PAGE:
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The ongoing debate about the necessary and desirable evolution of our cities focuses on a common objective: to resolve the current problems of coexistence and use of cities, and to do so by reducing the amount of resources used, or taking advantage of layers of information which, although they were built up day to day, minute by minute, were not being fully used until now. There is therefore relatively good consensus about this objective - the WHAT..
It is the question of HOW, of how to instrument it, which triggers debates as old as the duality between public and private action, or between top-down centralized decision, and decentralized bottom-up decision-making.
Organizational questions which our society has been debating for almost three hundred years come up, from the Age of Enlightenment to the present day, with counterpoised ideas about possible models for coexistence.
The most extreme positions refer to two concepts: the first considers the individual to be the maximum sovereign, first and last decision-making body, even rejecting the necessary function of organized planning, by intervention. Against this we have the opposite position: centralizing rationalism which occasionally does not consider pre-existences, and which arises from highly bureaucratic government structures in whose administrative procedures popular initiatives can be lost, leaving a technical/political elite to decide what is best for the society.
In contrast with some people's fears, the set of measures associated with the new Smart Cities concept does not include per se an Orwellian centralizing component in line with the second of these two social conceptions. On one hand, the legal framework fortunately guarantees citizen privacy. On the other, identifying and taking advantage of the new opportunities we are afforded through the availability of data and information on how cities work does not necessarily mean that it is a single body which will make use of the information zealously and opaquely kept by this same entity, acting as a monopoly, be it private or governmental.
An example is BBVA's eagerness to share its data with the interested agents, either to analyze them, or to establish new services based on the information registered about the society's economic heartbeat. Being able to know and convey to the interested agents where and when residents of a certain neighborhood will go shopping, what types of stores they will go to, or the average distance they have to travel to buy products and services, can help to make the market more transparent, and improve competition and enterprise, through which the consumer always stands to benefit.
We see it as our contribution towards trying to detect, for example, the current shortcomings in services suffered by new urban extensions, or those in what are already consolidated neighborhoods but which are constantly changing and evolving.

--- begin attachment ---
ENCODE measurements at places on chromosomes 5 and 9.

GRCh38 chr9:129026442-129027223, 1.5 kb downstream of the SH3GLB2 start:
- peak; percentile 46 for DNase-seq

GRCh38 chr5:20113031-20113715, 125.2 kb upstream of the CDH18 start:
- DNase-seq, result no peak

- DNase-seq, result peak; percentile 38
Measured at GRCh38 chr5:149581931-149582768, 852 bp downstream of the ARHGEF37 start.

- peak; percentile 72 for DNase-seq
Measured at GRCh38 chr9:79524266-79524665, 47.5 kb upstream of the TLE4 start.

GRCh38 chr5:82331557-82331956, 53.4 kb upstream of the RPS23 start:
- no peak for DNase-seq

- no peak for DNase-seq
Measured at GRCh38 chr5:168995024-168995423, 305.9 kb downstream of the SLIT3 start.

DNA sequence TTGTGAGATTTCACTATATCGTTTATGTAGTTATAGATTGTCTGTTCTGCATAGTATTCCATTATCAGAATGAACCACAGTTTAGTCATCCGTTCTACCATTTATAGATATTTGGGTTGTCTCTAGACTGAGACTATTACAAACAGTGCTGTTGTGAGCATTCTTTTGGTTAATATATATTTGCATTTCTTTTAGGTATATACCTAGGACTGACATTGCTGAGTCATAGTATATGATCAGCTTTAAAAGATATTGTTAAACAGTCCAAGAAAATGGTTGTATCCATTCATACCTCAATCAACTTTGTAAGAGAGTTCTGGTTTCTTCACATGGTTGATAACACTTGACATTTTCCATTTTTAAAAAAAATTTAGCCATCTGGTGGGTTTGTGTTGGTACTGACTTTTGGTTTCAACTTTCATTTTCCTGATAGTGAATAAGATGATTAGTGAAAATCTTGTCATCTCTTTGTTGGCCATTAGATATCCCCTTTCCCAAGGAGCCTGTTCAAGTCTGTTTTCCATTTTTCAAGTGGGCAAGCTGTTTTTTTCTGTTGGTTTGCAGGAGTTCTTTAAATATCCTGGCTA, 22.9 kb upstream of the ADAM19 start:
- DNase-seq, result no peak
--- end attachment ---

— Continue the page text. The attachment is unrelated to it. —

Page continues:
Cities cannot be viewed from only one perspective. The clash between the citizen and the centralizing power is artificial; both actually share common interests, and both are key players. Moreover, by raising this dilemma we are leaving a wide range of players out of consideration who have much to say. Through the associationism loudspeaker ideas and proposals that emanate from the individual amount to clusters of residents, or traders, or consumers/users, not forgetting the business world. They all must play a prominent role in the debate on transforming the consolidated city and improving services and facilities. It is not a question of working in an top-down or bottom-up direction, but of working together in a collaborative framework, which our entity is eager to do.
If the information is available to all agents, and if the system has feedback entered by citizens, then achieving improvements in urban management underpinned by new technologies is not at all incompatible with the city being "of/for citizens" - in fact, these new technologies favor the "bottom up" processes, and can help to ensure that users' proposals are heard , and that their influence and participation are favored and increased. In any event, new channels are opened for both active and passive participation: given that by using the footprint left by a consumer with a certain profile in a specific area at a given time, the consumer is taking part in characterizing certain patterns which if studied can be very useful for the city's managers and planners.
Measuring to be able to understand, and understand to act: it is important to change from fears about the excessive control of the city's heartbeat and consumers' activity (water and energy consumption, mobility, socio-economic dynamics), to being assured that greater monitoring and analysis of data will be able to give rise to new ideas and opportunities which will make all of us lead more comfortable lives.
In conclusion, I would like to point out that we should consider technology to be an essential tool - one which complements but does not substitute the human factor - with enormous potential to be able to improve society, so let us use it and take advantage of all its potential.